6. Demonstrate Decisive Displacement. Have new managers rapidly fill some of the positions of displaced managers, especially those managers who were well-respected; people don't need to dwell morbidly on the past. On a more positive note, this transition-transfusion also provides a real opportunity for new blood. (Of course, one hopes we are speaking figuratively here. You might want to have escorts, though, for these new managers as they leave work.)

7. Instill the Spirit of Overload and Accommodation. Make sure middle managers and supervisors appear to accept cheerfully "doing more with less," even if their employees feel they are at the breaking point. Low morale, heightened staff tension and anger or, especially, that self-serving term "burnout," are not sufficient counterindicators to "sucking it up"; nor is psychobabble about psychosomatic, stress-induced illness acceptable. (Cardiac arrest, however, continues to be grounds for excused leave.) Remember, a loyal master, I mean manager, who selflessly takes on an ever expanding workload without renegotiating priorities and time frames is a company icon. Such loyalty and dedication will surely inspire even surly subordinates to met the plantation's, I mean organization's, new goals.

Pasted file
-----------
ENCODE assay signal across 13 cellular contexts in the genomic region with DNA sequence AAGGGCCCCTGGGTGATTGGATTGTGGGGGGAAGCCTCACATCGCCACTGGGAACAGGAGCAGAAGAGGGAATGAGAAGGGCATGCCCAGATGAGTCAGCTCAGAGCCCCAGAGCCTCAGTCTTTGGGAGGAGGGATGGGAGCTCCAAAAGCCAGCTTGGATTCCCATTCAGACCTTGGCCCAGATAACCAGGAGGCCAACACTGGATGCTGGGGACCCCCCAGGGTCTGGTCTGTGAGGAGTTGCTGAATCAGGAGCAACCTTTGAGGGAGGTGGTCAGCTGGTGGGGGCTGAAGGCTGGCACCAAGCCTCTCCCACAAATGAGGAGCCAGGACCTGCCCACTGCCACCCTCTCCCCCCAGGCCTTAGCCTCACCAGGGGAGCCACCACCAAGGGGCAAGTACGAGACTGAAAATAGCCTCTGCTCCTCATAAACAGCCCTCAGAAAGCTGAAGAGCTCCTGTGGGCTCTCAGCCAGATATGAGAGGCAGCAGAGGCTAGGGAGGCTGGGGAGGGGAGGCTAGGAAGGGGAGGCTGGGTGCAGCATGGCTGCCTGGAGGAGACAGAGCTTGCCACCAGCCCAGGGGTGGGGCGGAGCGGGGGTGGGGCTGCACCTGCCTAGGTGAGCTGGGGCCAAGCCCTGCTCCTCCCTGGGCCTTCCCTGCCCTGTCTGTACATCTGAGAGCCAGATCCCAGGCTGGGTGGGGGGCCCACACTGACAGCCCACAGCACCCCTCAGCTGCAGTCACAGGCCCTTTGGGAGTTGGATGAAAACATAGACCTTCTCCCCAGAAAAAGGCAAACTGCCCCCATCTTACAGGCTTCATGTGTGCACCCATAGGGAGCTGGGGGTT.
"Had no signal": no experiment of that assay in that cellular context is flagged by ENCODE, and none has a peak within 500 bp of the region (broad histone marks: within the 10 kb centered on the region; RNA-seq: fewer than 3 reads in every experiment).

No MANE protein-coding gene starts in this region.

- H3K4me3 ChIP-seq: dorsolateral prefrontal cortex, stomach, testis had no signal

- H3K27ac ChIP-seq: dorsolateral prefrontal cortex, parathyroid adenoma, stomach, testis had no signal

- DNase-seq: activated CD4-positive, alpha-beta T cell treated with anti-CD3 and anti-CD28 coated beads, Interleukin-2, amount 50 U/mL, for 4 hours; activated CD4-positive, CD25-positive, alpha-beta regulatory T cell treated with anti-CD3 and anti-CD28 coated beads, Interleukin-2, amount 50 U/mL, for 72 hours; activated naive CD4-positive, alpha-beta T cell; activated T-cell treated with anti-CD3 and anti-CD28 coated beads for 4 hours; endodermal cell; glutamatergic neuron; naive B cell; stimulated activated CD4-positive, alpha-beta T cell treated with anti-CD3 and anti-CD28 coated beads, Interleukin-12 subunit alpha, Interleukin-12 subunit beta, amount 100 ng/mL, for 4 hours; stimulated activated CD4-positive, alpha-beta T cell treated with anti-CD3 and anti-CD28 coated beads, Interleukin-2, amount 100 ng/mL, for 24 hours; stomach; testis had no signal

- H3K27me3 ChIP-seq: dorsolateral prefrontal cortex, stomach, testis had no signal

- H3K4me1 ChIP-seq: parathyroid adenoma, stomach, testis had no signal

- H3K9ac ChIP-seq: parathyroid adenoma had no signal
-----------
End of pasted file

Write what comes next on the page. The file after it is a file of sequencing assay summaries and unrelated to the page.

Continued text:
8. Consider Token Team Building. If absolutely necessary, allow a small matrix group to meet sporadically to provide only positive ideas and buy-in for your ever evolving company vision (or is it hallucination?; so often it's such a fine line). Eventually retire the group with gilded framed team building certificates.

9. Create Social Diversions. Plan a company picnic, a Christmas dinner party, or some diversionary event for your beleaguered, "survivor shock" employees. When not enough people sign up (or refuse to contribute a potluck dish) send an e-mail saying how, because of lack of employee interest, regretfully, the party had to be canceled. You can also organize a committee to discover the reasons why people didn't sign up.

10. Retreat Reorganizationally from Reality. Avoid a sustained relationship with a consultant trained in reorganizational crisis, conflict, loss and grief work as this intervention will surely make things worse. You know because you once attended one of those touchy-feely retreats where they even made people briefly hug one another. Or you heard about a workshop facilitator who used a "let it all hang out" encounter group-like method on a law firm retreat with thirty litigators. Big surprise...The workshop turned into a primal attack/scream session and people didn't speak to one another for the next six months. (So the retreat was a wash; there probably had been too much socializing on company time anyway. Or maybe it was just one of those retreats where people took their vows of silence to heart.)